What has long been intuitive is now indisputable: Grocers that invest in relevant formal education for employees can reap short-term and long-term rewards that far exceed their initial expenditures. New research commissioned by the Western Association of Food Chains (WAFC) and conducted by AlixPartners offers compelling evidence that grocers can make significant cultural and financial strides by taking a more proactive, more holistic, more intentional approach to developing talent. 

Traditionally, retailers have trained their employees for the specific tasks they need to execute. Employees learn how to succeed in their current role – but not always how to succeed in the next one. Management, budgeting, analytics, decision-making, critical thinking, innovation and other skills are more difficult to teach on the job. That reality poses a challenge for grocers that want to be able to promote from within and build a strong organization.


Grocery CEOs serious about developing their people either have to commit to building a robust internal educational program – a major lift to establish and maintain – or they need an external option. The WAFC has spent decades painstakingly designing the latter. 

It offers two programs designed to prepare grocery employees to advance their careers: the Retail Management Certificate (RMC) for aspiring managers without postsecondary education and the Food Industry Management program (FIM) for executives. On average, RMC graduates stay with their companies for 28% longer – roughly five years more – than their non-graduate peers. FIM graduates are 108% more likely to stay than their non-graduate peers and do so, on average, for eight years longer.


Strengthening culture

Retention and turnover can be measured – more on that later – but the benefits of a companywide focus on providing educational opportunities to employees extend well beyond what can be quantified. Grocery CEOs who have embraced the WAFC’s programs as part of their business model give example after example of how graduates of the program show up differently and influence their colleagues. 

  • What is it worth to have more employees arriving invigorated each day as they apply the new skills they’re learning? 
  • What is it worth to have employees who can teach their team members and their peers more competently and more confidently?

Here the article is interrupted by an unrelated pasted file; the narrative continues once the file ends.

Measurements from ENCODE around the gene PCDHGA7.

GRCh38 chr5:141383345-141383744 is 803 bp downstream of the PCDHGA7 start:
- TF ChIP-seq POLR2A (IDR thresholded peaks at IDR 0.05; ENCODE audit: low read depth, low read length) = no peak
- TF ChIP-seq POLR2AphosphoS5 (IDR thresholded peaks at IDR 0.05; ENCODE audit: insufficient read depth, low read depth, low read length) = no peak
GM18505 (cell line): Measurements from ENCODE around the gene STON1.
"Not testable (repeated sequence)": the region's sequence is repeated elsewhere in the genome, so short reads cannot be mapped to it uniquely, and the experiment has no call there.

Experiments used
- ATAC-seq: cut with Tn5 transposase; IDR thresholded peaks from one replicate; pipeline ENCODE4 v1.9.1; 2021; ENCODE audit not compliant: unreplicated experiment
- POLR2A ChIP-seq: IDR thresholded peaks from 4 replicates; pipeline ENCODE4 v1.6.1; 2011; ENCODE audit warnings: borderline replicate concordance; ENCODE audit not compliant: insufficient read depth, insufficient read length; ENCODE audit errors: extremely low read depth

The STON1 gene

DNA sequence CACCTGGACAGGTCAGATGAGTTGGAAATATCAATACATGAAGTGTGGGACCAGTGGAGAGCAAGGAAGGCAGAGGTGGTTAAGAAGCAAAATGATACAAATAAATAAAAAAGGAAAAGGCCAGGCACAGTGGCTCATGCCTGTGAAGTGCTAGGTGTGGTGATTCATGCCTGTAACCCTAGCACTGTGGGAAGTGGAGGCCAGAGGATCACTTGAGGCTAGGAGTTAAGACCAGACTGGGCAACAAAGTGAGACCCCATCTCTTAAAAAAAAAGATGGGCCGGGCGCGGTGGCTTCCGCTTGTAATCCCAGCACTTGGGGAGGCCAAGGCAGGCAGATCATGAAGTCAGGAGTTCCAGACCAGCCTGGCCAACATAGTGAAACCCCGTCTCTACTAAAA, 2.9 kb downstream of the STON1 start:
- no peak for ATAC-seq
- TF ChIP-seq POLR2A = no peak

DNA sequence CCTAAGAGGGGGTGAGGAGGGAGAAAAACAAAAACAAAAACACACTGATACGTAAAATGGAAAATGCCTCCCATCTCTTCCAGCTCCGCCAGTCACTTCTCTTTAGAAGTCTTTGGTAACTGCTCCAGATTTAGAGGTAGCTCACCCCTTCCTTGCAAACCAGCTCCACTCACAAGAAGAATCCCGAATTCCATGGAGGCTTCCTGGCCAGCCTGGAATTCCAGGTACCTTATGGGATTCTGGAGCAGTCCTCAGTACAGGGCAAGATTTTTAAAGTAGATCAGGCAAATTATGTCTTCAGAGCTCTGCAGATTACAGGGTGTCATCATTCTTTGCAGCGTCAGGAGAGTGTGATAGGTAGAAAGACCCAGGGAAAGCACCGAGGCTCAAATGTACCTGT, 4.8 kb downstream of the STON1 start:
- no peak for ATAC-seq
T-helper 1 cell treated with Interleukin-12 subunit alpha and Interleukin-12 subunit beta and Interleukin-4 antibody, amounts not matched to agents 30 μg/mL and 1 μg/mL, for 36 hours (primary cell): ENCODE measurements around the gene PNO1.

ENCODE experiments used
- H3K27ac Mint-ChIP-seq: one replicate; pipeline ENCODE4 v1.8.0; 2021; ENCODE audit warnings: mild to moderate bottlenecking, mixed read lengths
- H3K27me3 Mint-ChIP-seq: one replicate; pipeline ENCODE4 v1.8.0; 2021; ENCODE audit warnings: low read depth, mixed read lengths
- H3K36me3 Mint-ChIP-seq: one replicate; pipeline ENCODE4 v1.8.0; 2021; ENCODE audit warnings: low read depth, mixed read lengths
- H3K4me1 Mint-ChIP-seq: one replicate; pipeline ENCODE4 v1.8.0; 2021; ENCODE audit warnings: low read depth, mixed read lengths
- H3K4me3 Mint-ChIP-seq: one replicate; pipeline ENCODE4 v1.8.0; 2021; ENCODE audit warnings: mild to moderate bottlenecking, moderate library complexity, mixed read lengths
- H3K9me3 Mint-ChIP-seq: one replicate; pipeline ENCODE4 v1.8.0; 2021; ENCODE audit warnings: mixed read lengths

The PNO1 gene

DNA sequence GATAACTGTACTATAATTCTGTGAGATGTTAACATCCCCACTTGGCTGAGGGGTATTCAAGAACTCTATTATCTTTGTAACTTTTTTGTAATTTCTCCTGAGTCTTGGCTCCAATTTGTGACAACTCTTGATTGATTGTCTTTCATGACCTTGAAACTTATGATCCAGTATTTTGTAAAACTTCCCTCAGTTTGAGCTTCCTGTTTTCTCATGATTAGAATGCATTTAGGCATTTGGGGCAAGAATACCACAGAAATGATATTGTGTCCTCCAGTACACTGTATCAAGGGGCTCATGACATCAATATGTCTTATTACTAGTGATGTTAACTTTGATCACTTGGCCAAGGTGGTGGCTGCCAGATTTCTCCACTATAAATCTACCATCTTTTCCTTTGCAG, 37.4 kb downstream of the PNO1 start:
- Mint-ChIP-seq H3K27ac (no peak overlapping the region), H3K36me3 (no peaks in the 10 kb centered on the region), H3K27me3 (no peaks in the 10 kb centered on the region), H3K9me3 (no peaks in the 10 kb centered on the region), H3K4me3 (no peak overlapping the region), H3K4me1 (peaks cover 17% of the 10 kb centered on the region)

• What is it worth to have employees that approach their work with a new understanding of how it contributes to the company’s bottom line? 
  • What is it worth to have water cooler conversation among colleagues include discussion of different skills and tools they’re attaining through their education? 
  • What is it worth to go from being an organization where employees are uninterested in education to an organization in which everyone is raising their hand to learn and improve?

One CEO described a recent store visit during which an assistant store manager came running over, her eyes lit up, to share how her increased understanding of Excel spreadsheets was allowing her to make key calculations and better-informed decisions than she could before she began the RMC program. 

In another organization, which has been leveraging the WAFC’s programs for years, visitors to stores describe employees with a remarkable sense of ownership – eager to talk about their products and services, about the positive experiences customers have shared, and about what’s coming next. 

Mitigating turnover

Retention of the high-potential leaders who participate in the RMC and FIM programs is the return on education investment that’s easiest to measure, but it doesn’t stop with participants themselves. The Coca-Cola Retailing Research Council found that turnover in grocery is closely correlated with management performance, and above-average managers make a meaningful impact on retention.1 Similarly, turnover is much lower on teams with average managers versus below-average managers.